Relative to:
All Versions
Recommended System Requirements

Updated 7/30/03
Definitions  "Minimum Recommended System Requirements" vs. "Minimum System Requirements"

The Minimum Recommended System Requirements are the minimum system requirements required in order for Speech Recognition software to function with the accuracy and speed necessary for productive computer operation consistent with a business environment.  Recommended System Requirements are identified by people working in the field and are based on their experience.  Because of the trial and error nature of determining Recommended System Requirements, different sources are likely to have different Recommended System Requirements.  Occasionally manufactures will include Minimum Recommended System Requirements or (Recommended System Requirements) on the box in addition to the Minimum System Requirements.  Increased system resources will generally result in faster performance and higher accuracy rates.

The Minimum System Requirements are the system requirements necessary to run the software without crashing.  These are the requirements that are generally listed on the box.  Computers that just meet the Minimum System Requirements are likely to run slower and to have lower accuracy than the  software is capable providing.

Minimum Recommended
NaturallySpeaking Version 7.0
  • CPU Pentium 800 mhz or faster, full Pentium, not a Celeron (1)(2)
  • 384 MB RAM,  512 MB for Windows NT, XP, or Power Users (3)
NaturallySpeaking Versions 6.0/6.1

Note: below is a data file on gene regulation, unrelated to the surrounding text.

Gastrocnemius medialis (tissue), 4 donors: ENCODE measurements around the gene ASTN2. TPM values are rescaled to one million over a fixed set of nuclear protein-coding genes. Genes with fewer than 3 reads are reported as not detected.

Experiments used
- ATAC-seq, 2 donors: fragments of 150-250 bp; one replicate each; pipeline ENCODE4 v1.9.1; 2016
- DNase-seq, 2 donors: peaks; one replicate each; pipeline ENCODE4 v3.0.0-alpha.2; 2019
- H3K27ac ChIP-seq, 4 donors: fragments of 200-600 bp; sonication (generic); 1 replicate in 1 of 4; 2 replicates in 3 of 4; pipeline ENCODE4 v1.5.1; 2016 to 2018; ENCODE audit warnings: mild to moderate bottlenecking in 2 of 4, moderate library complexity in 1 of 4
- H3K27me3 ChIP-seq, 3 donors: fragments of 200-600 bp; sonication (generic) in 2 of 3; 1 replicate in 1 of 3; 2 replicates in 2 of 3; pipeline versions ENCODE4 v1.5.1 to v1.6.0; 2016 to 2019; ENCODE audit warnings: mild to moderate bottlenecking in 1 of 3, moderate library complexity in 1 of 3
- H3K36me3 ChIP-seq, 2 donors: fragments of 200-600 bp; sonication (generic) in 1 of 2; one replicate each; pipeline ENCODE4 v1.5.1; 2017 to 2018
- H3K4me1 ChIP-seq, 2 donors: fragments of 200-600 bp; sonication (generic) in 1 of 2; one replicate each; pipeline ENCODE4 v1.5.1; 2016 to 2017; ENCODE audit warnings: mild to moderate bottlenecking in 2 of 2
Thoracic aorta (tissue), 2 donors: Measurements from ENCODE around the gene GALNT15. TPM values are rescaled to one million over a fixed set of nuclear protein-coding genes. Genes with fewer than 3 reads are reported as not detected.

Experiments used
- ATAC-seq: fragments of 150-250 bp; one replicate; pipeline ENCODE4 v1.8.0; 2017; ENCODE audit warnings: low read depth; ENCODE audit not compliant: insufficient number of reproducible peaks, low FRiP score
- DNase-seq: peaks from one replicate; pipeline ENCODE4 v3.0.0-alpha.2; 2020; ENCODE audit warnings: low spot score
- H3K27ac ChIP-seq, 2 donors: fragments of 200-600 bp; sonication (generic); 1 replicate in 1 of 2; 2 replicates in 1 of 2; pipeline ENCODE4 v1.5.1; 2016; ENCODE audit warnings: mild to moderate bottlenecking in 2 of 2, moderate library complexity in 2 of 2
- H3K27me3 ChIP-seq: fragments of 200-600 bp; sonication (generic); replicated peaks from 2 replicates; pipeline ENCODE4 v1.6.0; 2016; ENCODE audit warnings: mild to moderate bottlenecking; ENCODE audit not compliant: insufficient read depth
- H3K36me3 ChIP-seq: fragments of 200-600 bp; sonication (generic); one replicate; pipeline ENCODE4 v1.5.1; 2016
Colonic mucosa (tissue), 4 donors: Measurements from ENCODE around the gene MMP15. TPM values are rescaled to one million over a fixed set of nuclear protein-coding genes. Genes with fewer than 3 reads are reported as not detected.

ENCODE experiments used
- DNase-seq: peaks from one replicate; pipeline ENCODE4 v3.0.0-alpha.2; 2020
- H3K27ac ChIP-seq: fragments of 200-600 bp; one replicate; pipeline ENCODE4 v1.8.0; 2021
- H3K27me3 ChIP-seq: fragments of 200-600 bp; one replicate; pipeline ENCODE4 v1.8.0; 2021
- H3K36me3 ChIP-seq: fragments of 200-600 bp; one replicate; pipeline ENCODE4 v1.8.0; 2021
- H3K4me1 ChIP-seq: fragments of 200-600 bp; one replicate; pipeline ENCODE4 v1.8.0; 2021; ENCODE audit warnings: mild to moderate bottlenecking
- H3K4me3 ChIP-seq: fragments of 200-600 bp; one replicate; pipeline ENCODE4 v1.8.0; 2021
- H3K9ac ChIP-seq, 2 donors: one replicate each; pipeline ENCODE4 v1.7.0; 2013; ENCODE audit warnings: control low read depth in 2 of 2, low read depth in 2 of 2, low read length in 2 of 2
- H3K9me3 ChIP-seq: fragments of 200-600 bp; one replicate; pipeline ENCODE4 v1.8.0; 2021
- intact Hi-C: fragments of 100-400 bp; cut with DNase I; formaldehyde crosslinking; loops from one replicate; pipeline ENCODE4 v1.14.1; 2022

• Pentium 500 mhz or faster, full Pentium, not a Celeron (1)(2)
  • 256 MB RAM,  384-512 MB for Windows NT or Power Users (3)
NaturallySpeaking Versions 3-5
  • Pentium 250 mhz or faster, full Pentium, not a Celeron (1)(2)
  • 256 MB RAM,  384-512 MB for Windows NT or Power Users (3)

All Versions
  • A quality (not expensive) sound card that provides clear recordings at 11,025 Hz, 16 bit, mono. (4)
  • 500 MB free Hard Disk space prior to installing NaturallySpeaking.
  • CD ROM (required for installation only)
  • Quality microphone.  The microphones that come in the box may not be of the highest mechanical quality and comfort but should provide good speech recognition results.
  • Latest versions of Windows 98, ME, NT 4, 2000, or XP

  1. Early Celeron processors had little or no L2 cache.  L2 Cache is used by programs handling large amounts of information such as NaturallySpeaking.  Small or no L2 cache can result in lower performance and accuracy.  Some new Celeron processors do have L2 cache and may work fine.  The processor should have at least 128 KB (not MB) of L2 Cache.  Very fast processors, 1+ Ghz, can sometimes compensate for smaller amounts of L2 Cache.
  2. NaturallySpeaking will run on other processors such as AMD, etc.  However, software manufacturers tend to design software for Pentium processors and then consider fixing any problems encountered with other processors.  Consequently, the possibility of problems is higher with other processors. On the other hand, other processors can provide substantial saving on the cost of a computer and many users are very happy with them. In the end, its a risk vs. gain choice.
  3. NaturallySpeaking and one other program, such as MS Word, should work fine with 256 MB RAM.  HOWEVER, an inadequate amount of RAM will cause lower accuracy and drastically slower performance.  Unfortunately, it is not always easy to determine how much RAM a computer is using and where it went. A professional technician may be required to identify and resolve RAM issues. Increased RAM requirements can be caused by:
    • New Operating Systems such as Windows XP
    • Running multiple programs at the same time such as MS Word, Excel, Internet Explorer and others along with the Printer Drivers, Network Drivers, Anti virus Software, etc.
    • Running very large programs and/or Graphics programs such as AutoCAD.
    • Some computers have unknown background programs or utilities that take up LARGE amounts of RAM.
  4. Sound cards built into the Motherboard are getting much better but have a history of providing recordings with digital noise and hiss that provide poor recording quality and therefor poor speech recognition performance.
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